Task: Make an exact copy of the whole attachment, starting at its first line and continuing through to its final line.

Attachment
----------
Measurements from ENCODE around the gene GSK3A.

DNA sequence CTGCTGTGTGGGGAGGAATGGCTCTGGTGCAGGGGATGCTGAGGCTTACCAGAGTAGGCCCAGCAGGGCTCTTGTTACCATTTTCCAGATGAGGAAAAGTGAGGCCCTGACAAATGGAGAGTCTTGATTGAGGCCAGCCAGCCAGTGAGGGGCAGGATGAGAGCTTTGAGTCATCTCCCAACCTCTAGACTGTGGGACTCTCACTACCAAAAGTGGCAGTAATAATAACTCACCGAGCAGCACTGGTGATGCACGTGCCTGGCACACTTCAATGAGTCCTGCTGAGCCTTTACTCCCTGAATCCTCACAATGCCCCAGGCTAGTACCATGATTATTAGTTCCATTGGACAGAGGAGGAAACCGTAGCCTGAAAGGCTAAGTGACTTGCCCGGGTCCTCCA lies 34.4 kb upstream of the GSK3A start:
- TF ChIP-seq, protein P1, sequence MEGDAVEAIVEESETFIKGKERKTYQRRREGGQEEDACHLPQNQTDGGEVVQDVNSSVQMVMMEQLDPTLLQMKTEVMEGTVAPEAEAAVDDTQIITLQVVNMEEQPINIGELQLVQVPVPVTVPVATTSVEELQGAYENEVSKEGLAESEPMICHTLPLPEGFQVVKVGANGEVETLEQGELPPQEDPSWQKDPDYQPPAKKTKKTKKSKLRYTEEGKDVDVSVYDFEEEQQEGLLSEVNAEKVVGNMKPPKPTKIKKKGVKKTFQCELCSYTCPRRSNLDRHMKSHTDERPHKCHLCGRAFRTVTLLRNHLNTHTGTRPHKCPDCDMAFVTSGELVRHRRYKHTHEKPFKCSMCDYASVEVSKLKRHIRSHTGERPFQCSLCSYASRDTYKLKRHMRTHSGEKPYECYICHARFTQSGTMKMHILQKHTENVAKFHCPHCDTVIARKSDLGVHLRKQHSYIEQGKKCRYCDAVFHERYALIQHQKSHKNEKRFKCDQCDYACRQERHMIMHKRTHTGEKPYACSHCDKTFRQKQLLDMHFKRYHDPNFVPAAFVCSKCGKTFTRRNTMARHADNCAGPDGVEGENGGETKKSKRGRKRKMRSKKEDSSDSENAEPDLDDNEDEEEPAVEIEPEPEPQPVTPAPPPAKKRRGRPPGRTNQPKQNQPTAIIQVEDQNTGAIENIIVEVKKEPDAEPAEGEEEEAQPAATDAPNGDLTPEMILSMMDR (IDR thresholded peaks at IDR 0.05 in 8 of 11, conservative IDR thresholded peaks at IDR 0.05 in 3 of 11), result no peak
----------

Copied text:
Measurements from ENCODE around the gene GSK3A.

DNA sequence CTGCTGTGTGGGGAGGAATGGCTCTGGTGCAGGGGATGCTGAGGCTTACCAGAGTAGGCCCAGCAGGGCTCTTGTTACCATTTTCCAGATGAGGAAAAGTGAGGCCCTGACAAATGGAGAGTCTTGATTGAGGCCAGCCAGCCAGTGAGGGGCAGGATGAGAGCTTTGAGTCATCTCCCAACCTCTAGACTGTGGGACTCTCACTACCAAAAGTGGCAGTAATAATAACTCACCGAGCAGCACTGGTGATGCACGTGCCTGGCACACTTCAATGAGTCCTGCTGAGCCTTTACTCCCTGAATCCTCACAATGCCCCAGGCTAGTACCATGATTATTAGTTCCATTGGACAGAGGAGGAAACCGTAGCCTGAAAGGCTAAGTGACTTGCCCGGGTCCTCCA lies 34.4 kb upstream of the GSK3A start:
- TF ChIP-seq, protein P1, sequence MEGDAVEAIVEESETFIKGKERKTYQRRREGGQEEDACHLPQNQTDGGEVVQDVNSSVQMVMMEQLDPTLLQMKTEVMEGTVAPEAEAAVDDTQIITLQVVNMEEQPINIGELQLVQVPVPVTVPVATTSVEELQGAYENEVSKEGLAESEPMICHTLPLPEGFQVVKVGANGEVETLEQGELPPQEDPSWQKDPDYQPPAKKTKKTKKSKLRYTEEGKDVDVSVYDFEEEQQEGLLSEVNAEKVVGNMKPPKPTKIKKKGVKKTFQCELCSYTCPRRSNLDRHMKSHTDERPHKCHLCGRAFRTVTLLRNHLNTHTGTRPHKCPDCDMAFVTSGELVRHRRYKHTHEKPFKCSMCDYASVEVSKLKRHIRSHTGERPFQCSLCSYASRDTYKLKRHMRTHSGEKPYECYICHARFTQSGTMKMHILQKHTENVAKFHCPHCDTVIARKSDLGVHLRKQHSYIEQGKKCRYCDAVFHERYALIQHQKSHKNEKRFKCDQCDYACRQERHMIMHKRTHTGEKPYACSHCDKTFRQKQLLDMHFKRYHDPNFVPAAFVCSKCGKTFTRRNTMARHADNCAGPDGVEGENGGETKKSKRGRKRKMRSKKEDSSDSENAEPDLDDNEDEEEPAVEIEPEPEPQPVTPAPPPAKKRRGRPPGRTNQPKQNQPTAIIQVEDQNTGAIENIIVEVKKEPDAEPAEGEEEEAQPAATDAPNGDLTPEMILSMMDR (IDR thresholded peaks at IDR 0.05 in 8 of 11, conservative IDR thresholded peaks at IDR 0.05 in 3 of 11), result no peak